LEARNING – how to build a home

Being trained as an architect, it is always interesting for me to see the construction process in various locations around the world. Here in India, the majority of the work is done by hand, many hands to be precise. Pan after pan of concrete, sand, gravel, and the like are passed from one set of hands to another then another, over and over again until all of these pans of material begin to form buildings. The buildings that they are constructing now are the new dormitories for the boys and girls of the Gandinagar Child Haven Home in Gujarat State. 

Gujarat has some the strictest rules for governing children’s homes in all of India. One rule that is causing some issues here is that girls and boys must reside in separate buildings, not just separate rooms. Since we are currently in the situation of needing to rent houses and given the fact that not too many landlords like the idea of a renting to a house full of children – here in Gandhinagar the girls and boys houses are unfortunately about 4 km apart. Not only is this double the rent and double the staff, but by separating the children so much they hardly have any opportunity to mingle with their friends and relatives in the other house.

Several years ago Child Haven, with the help of a very generous donor, purchased a plot of land with the intention of building one unified home for these children with two separate dormitories for the boys and girls. It was a slow start, but the buildings are finally underway and we got the chance to visit them yesterday.

The new site is located about an hour from the current home location and on our drive out there we passed by a whole menagerie of animals. Cows, water buffalo, and goats of course, but also a whole family of monkeys and quite a few camels too (sorry for the lack of camel photos – we were either driving too fast or I was on the wrong side of the vehicle, but you all know what camels look like don’t you?)

Under the blazing hot sun we toured the site and received updates of the progress from the architect and contractor working on the project. They had already completed the small guard house and pump house, as well as a storage/future staff house. The two dormitories were up to the plinth level, meaning the foundations were finished and they were readying to pour the ground level slabs. They had also started work on the columns that will support the upper level. The plan is to have everything completed within the year. So…maybe when I come back next year this time I can help celebrate the grand opening – well, here’s hoping!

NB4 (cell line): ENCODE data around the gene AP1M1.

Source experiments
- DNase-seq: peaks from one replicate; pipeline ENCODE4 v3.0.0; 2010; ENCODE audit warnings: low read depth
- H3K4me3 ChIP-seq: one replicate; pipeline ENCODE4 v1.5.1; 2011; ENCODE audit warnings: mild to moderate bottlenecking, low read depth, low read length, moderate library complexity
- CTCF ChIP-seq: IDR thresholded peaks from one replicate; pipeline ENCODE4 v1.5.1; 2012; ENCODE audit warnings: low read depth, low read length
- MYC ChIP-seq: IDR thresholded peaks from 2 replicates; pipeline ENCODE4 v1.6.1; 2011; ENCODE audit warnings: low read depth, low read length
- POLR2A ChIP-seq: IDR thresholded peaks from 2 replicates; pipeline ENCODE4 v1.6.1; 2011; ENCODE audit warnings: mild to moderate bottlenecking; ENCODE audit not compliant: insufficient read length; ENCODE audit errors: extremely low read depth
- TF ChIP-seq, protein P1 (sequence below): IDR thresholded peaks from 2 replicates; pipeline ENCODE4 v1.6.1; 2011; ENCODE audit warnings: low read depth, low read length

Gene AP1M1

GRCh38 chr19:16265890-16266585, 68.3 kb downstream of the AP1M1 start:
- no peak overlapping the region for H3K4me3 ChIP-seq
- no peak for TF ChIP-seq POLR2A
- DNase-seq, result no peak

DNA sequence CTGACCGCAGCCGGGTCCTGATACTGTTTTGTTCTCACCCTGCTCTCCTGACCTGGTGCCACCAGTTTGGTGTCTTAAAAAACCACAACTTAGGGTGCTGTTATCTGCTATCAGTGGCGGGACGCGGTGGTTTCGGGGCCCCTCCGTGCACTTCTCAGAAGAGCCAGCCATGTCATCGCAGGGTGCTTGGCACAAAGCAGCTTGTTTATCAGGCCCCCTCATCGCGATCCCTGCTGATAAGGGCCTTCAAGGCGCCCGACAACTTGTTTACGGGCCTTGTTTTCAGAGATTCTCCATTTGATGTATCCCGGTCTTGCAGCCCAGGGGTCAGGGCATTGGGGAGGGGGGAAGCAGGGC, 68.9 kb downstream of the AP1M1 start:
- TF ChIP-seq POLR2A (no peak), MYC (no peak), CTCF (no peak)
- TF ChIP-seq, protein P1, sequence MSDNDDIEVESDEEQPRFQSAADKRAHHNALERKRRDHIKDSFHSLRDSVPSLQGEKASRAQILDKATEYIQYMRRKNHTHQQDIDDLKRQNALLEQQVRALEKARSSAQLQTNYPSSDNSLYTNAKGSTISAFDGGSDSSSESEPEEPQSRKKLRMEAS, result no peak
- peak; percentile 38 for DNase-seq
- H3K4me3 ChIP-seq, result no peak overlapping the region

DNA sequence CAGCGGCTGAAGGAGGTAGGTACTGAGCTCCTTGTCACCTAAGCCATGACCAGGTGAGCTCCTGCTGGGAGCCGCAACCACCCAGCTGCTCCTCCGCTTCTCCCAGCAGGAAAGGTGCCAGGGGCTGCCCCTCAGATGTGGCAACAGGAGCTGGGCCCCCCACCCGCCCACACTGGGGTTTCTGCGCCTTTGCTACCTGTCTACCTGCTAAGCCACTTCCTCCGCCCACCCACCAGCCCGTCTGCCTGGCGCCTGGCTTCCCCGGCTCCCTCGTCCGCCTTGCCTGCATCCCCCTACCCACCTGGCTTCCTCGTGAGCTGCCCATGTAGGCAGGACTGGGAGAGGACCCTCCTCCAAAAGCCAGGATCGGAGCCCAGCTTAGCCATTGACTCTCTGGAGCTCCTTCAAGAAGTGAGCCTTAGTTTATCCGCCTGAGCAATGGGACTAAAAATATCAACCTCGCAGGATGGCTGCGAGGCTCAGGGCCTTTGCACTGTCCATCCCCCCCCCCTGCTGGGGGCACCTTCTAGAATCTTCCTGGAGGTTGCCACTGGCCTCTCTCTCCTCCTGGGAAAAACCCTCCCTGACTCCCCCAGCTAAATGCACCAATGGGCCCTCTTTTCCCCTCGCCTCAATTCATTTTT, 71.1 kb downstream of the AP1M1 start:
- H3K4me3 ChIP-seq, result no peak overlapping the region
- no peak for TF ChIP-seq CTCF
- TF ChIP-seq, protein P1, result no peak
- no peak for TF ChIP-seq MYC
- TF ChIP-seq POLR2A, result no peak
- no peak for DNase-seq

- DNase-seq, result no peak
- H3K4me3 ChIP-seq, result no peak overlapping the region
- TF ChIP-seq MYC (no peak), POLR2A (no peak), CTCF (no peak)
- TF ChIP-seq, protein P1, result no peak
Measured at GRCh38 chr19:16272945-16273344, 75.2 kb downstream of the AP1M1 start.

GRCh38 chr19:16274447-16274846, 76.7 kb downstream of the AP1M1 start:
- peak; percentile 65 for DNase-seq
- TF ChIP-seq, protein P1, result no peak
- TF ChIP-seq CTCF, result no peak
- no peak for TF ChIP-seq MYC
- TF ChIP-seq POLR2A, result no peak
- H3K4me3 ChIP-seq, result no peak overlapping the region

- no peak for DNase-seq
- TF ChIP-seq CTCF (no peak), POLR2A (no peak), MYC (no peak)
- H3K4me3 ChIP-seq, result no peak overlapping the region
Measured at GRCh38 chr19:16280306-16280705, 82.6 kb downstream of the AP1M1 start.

Thanks for reading!


(This post was written in the land of no internet and is being published in its delayed state from internet rich Hyderabad. Enjoy!)

4 responses to “LEARNING – how to build a home

  1. Rene, thanks for the pics! I bet it is awesome to see progress on something that will be so great for the kids and the people that work with them. Keep up the good work! I am so happy you are doing exacty what you want to do in life, you are such an inspiration to me!

    • Thanks Lonnie! I’m so grateful to be able to do this “work” as you say. It feels more like “play” to me – I’m very fortunate for the opportunities. It’s great to hear from you. Looking forward to seeing you soon!

  2. You may recall the orphanage project in Tanzanina, I worked on for Architects Without Borders. We had the exact same conditions dictated by the local elders. Boys and girls had to live in seperate buildings. And even then, someone had to keep an eye on them at night. Taken from previous boarding school experience though, I can’t blame them.

    • Yes, I do recall the Tanzanian orphanage. It is a good rule to follow. There are also residential staff at all of the homes, that stay with the children overnight. You can’t be too protective in such a conservative society.

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